Town and country associations
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CTA. 2000. Town and country associations. Spore 88. CTA, Wageningen, The Netherlands.
Permanent link to this item: http://hdl.handle.net/10568/46855
Internet URL: http://spore.cta.int/images/stories/pdf/old/spore88.pdf
a seminar was held in Senegal from 26 to 28 January 2000 on 'Rural-urban interactions: the flows and organisation of resources'.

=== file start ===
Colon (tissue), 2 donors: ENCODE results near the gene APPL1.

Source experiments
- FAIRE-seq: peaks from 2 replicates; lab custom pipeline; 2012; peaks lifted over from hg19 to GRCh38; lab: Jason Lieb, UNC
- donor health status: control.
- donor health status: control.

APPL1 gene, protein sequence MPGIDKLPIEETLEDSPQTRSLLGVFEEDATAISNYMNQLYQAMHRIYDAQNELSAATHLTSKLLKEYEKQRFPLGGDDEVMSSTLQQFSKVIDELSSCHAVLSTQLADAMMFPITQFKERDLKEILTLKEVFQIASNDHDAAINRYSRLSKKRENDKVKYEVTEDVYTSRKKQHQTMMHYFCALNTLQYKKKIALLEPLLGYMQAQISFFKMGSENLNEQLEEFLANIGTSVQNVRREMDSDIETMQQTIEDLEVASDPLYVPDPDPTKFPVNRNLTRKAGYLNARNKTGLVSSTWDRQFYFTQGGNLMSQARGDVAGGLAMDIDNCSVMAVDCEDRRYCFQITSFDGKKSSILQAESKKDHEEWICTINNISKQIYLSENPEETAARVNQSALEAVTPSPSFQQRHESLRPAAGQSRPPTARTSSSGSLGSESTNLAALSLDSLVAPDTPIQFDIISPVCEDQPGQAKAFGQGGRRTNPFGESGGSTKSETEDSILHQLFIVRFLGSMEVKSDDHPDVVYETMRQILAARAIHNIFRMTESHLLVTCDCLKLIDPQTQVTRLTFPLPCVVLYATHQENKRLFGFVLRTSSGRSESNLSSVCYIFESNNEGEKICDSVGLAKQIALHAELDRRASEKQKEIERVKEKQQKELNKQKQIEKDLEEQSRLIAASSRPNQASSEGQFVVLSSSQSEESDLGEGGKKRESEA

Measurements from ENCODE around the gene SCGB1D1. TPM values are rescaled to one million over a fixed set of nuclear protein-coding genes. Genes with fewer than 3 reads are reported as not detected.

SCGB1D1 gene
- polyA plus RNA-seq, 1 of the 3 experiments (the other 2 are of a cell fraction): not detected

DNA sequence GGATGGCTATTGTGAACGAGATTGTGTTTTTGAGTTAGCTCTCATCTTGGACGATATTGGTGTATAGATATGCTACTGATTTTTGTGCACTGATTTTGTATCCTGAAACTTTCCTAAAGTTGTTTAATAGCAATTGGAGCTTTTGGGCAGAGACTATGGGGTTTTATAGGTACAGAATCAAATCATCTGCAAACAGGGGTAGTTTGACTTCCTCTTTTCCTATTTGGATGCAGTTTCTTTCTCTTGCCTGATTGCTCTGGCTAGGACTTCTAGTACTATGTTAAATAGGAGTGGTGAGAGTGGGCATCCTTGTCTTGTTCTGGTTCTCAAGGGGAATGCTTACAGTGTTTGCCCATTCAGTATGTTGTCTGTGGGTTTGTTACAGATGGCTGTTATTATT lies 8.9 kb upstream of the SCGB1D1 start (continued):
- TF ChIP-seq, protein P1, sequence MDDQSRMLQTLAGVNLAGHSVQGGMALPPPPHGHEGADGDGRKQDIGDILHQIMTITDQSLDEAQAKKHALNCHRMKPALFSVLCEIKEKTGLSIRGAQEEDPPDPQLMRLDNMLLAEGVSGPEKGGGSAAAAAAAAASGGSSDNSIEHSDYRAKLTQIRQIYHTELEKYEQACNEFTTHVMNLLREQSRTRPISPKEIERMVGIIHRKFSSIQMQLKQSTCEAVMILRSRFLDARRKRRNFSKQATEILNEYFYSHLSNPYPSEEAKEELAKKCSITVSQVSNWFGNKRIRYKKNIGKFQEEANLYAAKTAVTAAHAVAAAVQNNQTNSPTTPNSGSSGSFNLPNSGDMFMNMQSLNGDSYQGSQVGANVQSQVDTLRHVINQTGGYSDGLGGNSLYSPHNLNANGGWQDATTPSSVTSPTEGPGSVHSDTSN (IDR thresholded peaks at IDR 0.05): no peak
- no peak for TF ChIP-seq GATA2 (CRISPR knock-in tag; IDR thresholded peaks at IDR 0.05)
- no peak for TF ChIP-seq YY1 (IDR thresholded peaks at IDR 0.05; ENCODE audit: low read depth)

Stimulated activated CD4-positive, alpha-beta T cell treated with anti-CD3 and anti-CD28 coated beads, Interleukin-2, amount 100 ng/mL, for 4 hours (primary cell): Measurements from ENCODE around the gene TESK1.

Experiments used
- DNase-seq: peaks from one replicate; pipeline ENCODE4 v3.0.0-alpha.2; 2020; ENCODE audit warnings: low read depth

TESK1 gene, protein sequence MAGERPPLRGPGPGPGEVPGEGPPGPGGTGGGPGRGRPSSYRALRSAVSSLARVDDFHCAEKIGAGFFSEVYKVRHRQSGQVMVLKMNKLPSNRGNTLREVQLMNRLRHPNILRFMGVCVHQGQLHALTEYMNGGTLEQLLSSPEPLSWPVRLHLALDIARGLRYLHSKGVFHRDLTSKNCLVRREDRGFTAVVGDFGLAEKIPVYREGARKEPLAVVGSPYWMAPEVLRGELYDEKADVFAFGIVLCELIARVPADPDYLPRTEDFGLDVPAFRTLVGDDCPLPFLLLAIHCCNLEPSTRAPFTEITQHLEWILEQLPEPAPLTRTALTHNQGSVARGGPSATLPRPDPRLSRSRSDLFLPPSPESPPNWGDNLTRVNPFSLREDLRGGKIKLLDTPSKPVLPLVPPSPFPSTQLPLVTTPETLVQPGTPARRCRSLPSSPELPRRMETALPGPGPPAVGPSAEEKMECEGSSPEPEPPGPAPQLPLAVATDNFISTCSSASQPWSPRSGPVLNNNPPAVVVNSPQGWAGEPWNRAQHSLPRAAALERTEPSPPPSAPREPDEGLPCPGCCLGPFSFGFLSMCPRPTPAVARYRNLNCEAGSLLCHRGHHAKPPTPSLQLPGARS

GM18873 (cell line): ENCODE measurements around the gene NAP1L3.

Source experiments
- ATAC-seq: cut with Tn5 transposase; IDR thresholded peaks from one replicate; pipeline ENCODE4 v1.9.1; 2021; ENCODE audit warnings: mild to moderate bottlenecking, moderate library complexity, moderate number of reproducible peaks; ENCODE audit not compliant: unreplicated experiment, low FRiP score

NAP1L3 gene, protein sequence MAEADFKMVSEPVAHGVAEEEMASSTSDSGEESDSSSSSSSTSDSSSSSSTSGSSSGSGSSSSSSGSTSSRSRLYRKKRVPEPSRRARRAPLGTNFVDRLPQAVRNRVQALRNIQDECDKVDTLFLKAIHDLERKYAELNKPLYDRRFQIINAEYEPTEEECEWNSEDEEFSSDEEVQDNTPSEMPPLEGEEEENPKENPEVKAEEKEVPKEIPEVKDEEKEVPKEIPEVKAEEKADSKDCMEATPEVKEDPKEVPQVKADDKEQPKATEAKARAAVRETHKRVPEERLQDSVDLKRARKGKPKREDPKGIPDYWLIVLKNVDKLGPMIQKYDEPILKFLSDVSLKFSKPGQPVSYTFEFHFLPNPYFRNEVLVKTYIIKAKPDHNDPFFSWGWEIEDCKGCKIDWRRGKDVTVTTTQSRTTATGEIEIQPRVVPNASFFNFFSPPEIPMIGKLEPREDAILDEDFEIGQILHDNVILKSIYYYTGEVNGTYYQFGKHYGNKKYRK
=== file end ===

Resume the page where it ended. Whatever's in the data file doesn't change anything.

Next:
Those old enemies Town and Country, whose relationships are often tinged with rivalry and scorn, actually have very dynamic links affecting each other, as much in the North as in the South. It was in order to study their mutual linkages that a seminar was held in Senegal from 26 to 28 January 2000 on 'Rural-urban interactions: the flows and organisation of resources'. It was organised by the Euro-African Association for the Anthropology of Development and Social Change (APAD), IRD (the former ORSTOM) and CTA. One hundred sociologists, economists, agronomists and geographers from twelve West African and European countries came together in the northern city of Saint-Louis, a town with a key role in the country s policy of decentralisation, itself a major topic at the meeting. The seminar aimed at strengthening exchanges between Southern and Northern researchers on the theme of rural-urban interaction in Africa, forming working groups and identifying lines of research and methodologies for their joint studies. Among the topics singled out for special attention was the return to the countryside of prodigal sons and daughters, sometimes from the diaspora, and the impact of their new ideas and unused capital funds. These non-farming rural dwellers, who are often viewed with suspicion, are keen to inject new life into rural areas. Migrants returning to their home country often have an important role to play as hubs in the agri-food chain, a factor, which is stimulating the growth of secondary towns. The expanding process of ruralising the town, where agriculture and small-scale livestock development is taking hold merited special interest, as did issues of land tenure, in which increased urbanisation is pitting the State against traditional land authorities, migrants against native, farmers against herders, and young against old. In examining governance and local development, the process of decentralisation, which is intended to improve town-country links, may also rekindle the old fire between local urban and rural bodies, since authority has sometimes been transferred to them without the concomitant means to exercise it. These dynamic relationships between town and country, expressed in the mobility of goods, people and resources, have considerable implications in terms of behaviour, profound change and improvements, and will feed more study. The main contributions and case studies of the seminar will be published in the APAD bulletin. APAD 2, rue de la Charité 13002 Marseille France Fax: +33 491 91 34 01 Website: www.Uni-Mainz.DE/~ifeas/apad-fra.html#outils
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